2012 Toyota Prius v review:

2012 Toyota Prius v

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Starting at $26,550
  • Engine 4 Cylinder Engine
  • Drivetrain Front Wheel Drive
  • MPG 42 MPG
  • Passenger Capacity 5
  • Body Type Wagons

Roadshow Editors' Rating

7.7 Overall
  • Design 7
  • Features 8
  • Performance 8

The Good With its hybrid drive system, the 2012 Toyota Prius v averages better than 40 mpg. Entune gives it useful app integration, with Pandora, OpenTable, and others.

The Bad The drivetrain makes a tortured sound under heavy acceleration. The iPod integration did not work reliably with anything older than an iPhone 4.

The Bottom Line Excellent fuel economy and a large, airy cabin make the 2012 Toyota Prius v a very practical choice for families, and new electronics give it a modern tech edge.

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2012 Toyota Prius v

The 2012 Toyota Prius v, the minivan version of the Prius hatchback, serves as an excellent object lesson in the effects of drag on fuel economy. The Prius v, with its enhanced cargo space, weighs only 200 pounds more than the hatchback, but the drag coefficient changes from .25 to .29. And that means the Prius v ends up with 10 mpg less in fuel economy than its hatchback counterpart, even while using the same engine and hybrid system.

Maybe Toyota did not intend the Prius v to be a physics lesson, but the Prius has always appealed to the scientifically minded. Engineers would buy the car just for the power flow animation, which shows in real time when the engine or electric motor is driving the front wheels. Hypermilers learned just how to optimize fuel economy, while a cottage industry of modders made it possible to recharge the battery from the grid.

But the fact that the Prius v does not equal its sibling's fuel economy is no failure, as the car still averages over 40 mpg in real-world driving. And that is impressive when it can also seat five comfortably and fit a decent amount of cargo. Many nonhybrid cars boast 40 mpg on the highway these days, but that is not their average fuel economy and they don't have as much cabin space as the Prius v.

With the rear seats down, the Prius v boasts enough cargo space for a typical Costco run.

Placed side by side, the Prius v does not look much bigger than the Prius hatchback. Its roofline holds its height to the back of the car, which is where the extra cargo space comes in. But Toyota managed to create a more airy feeling in the cabin. A freestanding center console made the Prius v feel like a minivan. I wanted to take the very cushiony seats with me and install them in my living room.

CNET's review car was loaded, the top Five trim with the Advanced Technology package. Over the front and rear seats it had glass roof panes that unfortunately did not open. Options included adaptive cruise control and automatic parking. With the former, I drove for miles down the freeway without the need to touch gas pedal or brake, just steering and enjoying the scenery.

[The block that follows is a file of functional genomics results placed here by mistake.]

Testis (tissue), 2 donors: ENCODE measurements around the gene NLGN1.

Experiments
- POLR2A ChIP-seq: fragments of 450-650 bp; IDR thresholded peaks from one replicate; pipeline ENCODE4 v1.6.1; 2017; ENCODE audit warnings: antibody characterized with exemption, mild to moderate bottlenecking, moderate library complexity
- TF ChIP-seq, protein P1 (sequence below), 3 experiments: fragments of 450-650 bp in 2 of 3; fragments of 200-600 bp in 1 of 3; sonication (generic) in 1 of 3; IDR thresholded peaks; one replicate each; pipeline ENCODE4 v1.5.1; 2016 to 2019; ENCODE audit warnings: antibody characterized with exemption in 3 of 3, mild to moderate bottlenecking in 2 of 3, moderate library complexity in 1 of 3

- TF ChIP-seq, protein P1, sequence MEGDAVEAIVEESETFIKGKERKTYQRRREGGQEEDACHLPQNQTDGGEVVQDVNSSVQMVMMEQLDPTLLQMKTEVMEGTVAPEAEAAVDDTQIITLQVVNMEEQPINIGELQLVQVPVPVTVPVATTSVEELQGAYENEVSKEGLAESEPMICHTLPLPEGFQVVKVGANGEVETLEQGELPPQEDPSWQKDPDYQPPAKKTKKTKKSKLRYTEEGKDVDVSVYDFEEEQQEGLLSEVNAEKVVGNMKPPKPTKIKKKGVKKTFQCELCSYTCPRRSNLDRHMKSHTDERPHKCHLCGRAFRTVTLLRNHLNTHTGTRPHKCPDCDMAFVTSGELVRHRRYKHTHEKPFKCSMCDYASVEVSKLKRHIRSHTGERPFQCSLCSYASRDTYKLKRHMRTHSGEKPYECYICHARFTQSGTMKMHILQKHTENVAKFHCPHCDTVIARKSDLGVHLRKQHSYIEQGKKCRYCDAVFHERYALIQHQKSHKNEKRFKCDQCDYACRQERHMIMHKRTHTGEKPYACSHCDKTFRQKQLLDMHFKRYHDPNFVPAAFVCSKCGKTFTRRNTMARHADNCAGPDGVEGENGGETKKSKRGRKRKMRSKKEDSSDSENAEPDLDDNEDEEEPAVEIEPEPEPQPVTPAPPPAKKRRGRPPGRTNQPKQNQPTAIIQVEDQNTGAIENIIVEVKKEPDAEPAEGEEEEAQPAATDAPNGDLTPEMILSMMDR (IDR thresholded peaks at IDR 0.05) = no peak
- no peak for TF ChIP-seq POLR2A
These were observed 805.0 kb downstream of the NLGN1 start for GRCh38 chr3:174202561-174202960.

The automatic parking was not nearly as successful. This is the same system Toyota originally launched in the Lexus LS 460. It didn't work then and it doesn't work now. Each time I tried it, the parking frame overlaid on the rearview camera showed red, no matter how much I tried to adjust it. It needs to turn blue for the system to work. Ford deployed a much better version of this system, which requires no onscreen tinkering, in the Focus.

Using the same 1.8-liter engine with electric motor assist as the hatchback, the Prius v did not feel underpowered. The drive systems in each car produce a net 134 horsepower, and Toyota notes a 0-to-60-mph time of 10.4 seconds, almost a second slower than the hatchback. Most of my starts were on the slow side, the hybrid system encouraging moderate driving.

But when faced with a series of steep hills in San Francisco or coastal mountains immediately to the south, I put it in power mode and the increased throttle sensitivity whipped up all its horses with a half push on the accelerator. It is no muscle car, but the readiness of the power inspired confidence. Jamming down the accelerator for a passing maneuver made the engine emit an eerie moan, in counterpoint to the pleasant turbine whir of the generator when braking.

Toyota places the drive-mode buttons on the console, within easy reach of the driver.

The power mode, activated from a button on the console, made a big performance difference, but it was less so for the Eco mode. The throttle already felt very detuned in normal drive mode, and Eco did not make it much worse. However, I could definitely feel the air from the climate control system go from gust to breath when I hit the Eco button.

There is also a button for EV mode, but as soon as the car got to 30 mph, it deactivated of its own accord. It is kind of like a more innocuous version of the bus from the movie "Speed." What impressed me was the Prius v's ability to shut down its engine at higher speeds. While cruising at 40 mph, the car would switch to electric drive as long as I went extremely light on the accelerator.

The ride quality of the Prius v is similar to that of the hatchback Prius. I wouldn't call it bad, but it felt like the car was designed more to optimize efficiency than to coddle the passengers. I wouldn't want to drive it over 20 miles of bad road, but it is perfectly suitable for the typical byways of city and suburb.

Like the 2012 Toyota Camry I reviewed recently, the Prius v gets JBL's new GreenEdge audio system. Designed for efficiency, this system is supposed to use less power but still deliver robust sound, making it more appropriate for the Prius v than for the Camry. But the version in the Prius v only has eight speakers, two less than in the Camry.

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